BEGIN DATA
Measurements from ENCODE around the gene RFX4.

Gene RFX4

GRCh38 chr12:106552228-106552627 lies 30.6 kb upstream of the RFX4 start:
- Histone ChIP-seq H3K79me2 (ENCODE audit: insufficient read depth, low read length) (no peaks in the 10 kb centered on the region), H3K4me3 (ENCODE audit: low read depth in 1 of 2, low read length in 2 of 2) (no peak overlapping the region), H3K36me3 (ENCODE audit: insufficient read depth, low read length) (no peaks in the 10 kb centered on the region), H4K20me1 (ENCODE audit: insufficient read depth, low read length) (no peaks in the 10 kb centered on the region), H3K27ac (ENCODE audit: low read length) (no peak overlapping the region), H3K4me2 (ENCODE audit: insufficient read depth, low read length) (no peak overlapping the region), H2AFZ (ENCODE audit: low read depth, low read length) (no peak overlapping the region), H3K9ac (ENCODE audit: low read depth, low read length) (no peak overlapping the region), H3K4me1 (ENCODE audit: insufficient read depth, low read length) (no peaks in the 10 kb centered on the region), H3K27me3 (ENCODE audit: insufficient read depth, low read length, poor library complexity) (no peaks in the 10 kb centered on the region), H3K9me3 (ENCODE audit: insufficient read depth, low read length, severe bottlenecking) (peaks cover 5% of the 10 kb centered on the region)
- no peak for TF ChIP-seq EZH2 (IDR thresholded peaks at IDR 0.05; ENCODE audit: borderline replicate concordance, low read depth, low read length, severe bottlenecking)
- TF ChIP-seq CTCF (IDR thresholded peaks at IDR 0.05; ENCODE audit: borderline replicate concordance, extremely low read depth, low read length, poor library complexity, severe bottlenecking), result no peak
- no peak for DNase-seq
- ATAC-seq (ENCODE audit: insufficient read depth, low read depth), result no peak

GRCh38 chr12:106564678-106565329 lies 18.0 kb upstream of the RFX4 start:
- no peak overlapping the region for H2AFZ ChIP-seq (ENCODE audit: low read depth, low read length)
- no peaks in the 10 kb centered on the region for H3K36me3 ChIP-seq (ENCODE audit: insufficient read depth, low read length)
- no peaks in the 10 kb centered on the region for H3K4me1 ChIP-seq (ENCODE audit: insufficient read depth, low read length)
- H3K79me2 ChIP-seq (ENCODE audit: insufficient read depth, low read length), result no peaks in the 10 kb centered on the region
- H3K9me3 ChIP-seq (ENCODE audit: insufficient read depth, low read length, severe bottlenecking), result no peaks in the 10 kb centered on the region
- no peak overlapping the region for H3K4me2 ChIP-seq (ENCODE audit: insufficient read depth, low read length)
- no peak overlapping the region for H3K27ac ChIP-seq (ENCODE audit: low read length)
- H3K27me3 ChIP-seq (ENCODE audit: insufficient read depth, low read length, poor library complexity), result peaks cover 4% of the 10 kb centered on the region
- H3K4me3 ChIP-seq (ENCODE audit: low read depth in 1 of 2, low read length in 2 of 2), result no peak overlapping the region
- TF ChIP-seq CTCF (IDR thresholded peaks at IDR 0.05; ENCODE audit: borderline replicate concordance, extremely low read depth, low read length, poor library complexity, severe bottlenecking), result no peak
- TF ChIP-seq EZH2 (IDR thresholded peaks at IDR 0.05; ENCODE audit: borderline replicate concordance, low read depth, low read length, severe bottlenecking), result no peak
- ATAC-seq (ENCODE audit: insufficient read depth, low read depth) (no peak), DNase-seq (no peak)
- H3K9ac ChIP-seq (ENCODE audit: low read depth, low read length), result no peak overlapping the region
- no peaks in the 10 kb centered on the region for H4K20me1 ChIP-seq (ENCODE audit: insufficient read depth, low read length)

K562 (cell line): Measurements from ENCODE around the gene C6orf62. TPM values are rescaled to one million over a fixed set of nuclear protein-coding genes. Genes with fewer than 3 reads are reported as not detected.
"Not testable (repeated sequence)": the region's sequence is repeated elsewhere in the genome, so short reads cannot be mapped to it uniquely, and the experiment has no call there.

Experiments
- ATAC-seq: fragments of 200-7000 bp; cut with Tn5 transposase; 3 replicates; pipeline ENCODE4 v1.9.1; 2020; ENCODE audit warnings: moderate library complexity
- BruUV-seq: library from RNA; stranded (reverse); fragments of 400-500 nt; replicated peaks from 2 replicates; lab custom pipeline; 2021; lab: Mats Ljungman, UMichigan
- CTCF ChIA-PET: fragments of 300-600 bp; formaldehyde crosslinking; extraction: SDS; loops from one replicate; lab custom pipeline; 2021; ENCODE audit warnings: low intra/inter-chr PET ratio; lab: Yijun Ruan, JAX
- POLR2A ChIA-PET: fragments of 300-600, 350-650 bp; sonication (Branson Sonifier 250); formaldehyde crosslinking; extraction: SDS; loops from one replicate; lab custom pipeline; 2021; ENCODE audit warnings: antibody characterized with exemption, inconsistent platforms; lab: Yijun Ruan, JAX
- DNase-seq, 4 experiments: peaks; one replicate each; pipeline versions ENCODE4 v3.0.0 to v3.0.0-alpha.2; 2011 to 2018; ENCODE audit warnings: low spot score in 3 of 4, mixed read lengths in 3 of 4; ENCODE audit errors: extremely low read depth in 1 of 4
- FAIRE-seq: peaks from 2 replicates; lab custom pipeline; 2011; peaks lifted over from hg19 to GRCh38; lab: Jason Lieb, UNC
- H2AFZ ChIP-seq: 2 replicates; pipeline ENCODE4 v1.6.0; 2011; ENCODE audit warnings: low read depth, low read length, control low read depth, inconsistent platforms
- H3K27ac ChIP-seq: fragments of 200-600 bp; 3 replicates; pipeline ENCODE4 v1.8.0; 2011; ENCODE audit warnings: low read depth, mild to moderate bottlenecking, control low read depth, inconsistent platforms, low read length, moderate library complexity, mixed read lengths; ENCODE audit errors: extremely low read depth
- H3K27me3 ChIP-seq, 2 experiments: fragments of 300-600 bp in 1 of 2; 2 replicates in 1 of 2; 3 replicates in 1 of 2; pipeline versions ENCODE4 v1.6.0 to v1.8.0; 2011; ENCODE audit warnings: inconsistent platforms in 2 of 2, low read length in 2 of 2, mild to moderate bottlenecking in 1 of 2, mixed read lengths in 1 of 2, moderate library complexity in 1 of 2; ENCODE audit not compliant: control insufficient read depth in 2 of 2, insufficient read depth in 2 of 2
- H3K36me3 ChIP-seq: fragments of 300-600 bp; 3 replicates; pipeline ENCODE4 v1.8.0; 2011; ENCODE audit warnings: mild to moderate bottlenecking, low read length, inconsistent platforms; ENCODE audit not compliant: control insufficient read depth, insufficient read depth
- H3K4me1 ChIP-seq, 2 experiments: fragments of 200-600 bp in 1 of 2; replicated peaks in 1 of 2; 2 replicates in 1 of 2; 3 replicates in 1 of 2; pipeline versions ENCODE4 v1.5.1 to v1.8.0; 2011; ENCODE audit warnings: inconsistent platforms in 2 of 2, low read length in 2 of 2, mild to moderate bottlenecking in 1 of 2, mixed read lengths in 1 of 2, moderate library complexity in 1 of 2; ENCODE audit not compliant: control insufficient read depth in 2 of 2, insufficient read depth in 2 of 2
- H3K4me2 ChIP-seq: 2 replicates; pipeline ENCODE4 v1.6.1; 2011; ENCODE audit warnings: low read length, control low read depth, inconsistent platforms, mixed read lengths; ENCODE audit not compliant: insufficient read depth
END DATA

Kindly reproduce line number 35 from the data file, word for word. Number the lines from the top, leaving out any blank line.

- H3K27me3 ChIP-seq, 2 experiments: fragments of 300-600 bp in 1 of 2; 2 replicates in 1 of 2; 3 replicates in 1 of 2; pipeline versions ENCODE4 v1.6.0 to v1.8.0; 2011; ENCODE audit warnings: inconsistent platforms in 2 of 2, low read length in 2 of 2, mild to moderate bottlenecking in 1 of 2, mixed read lengths in 1 of 2, moderate library complexity in 1 of 2; ENCODE audit not compliant: control insufficient read depth in 2 of 2, insufficient read depth in 2 of 2